E Pluribus Cola
Coca-Cola commercial leads to melting pot dissociation
An advertisement by an American corporate icon meant to mark the cultural diversity that has made this nation great has brought out the ugliest of American xenophobia.
The commercial ran during the Super Bowl and featured a multilingual rendition of "America the Beautiful," accompanying a disparate series of vacuous videos - people running and smiling, dancing, drinking coke. The otherwise innocuous celebration of American culture and cola has sparked controversy.
Following the ad, social media erupted with irate tweets condemning the performance of the patriotic American tune in multiple languages. The hashtag #SpeakAmerican began trending soon after the ad aired.
Never mind that the song was written by an Englishwoman for a nation made up nearly entirely of immigrants or their descendents.
The ensuing dispute on the place of linguistic difference in this nation is simply the most recent manifestation of a long-running debate. Calls for English to be the official language of the United States are hardly new; narrow-mindedness has plagued this nation since its inception.
Language is often associated with the nation or area from which it originates - a culturally laden source of community and understanding between a group. That the United States would allow and embrace a variety of languages is something to be appreciated.
The truism "diversity makes us great" is taught to American children at the earliest age. That a small group of adults have presumably not learned this, and actively contested it, is worrisome.
Patriotism almost necessitates a level of defensiveness, a desire to protect what aspects of a nation makes it great and worth taking pride in.
This advertisement, depicting the rich variety of our nation - the one mainstay of the United States since its formation and for centuries before - should be upheld as evidence of exactly what we should be patriotic about.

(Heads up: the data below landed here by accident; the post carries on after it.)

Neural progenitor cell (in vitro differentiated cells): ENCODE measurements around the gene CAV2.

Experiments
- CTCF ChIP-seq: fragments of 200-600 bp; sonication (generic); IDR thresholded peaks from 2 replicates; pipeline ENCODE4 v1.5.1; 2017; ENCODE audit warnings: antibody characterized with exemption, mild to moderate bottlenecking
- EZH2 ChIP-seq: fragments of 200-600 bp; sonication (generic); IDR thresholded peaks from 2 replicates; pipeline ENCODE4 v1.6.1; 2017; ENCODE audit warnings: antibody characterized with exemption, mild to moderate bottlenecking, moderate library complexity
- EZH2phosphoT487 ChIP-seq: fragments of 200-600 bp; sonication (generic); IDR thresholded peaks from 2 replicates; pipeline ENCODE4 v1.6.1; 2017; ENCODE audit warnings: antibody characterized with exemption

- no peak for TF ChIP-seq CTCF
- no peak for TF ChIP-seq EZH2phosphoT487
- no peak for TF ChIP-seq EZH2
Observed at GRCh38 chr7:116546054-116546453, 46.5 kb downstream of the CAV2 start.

Differences, beyond just coexisting, actively coalesce to form the fabric of this country. This is exactly what we should defend, protect and promote as the symbol of our union from those who seek to impinge on it.
Though detractors are likely far from the majority, social media has a way of bringing otherwise unseen national issues to the fore. Social media empowers cynics and gives a soapbox to critics, as inflammatory viewpoints are thrown into the spotlight.
But what they promote is not Americanism, patriotism or even defense of what was - it is bred from fear of difference and is exactly the bigotry that is un-American.
"The message we're sending through this video is so beautiful, that we are all the same. We're all Americans, and we can come together to make change," said Sushmitha, one of the vocalists in the commercial, in an interview.
Her statement could not ring more true. Our cultural differences blending with a common sense of our humanity is what has always made America beautiful. The change necessary now is against detracting from that.
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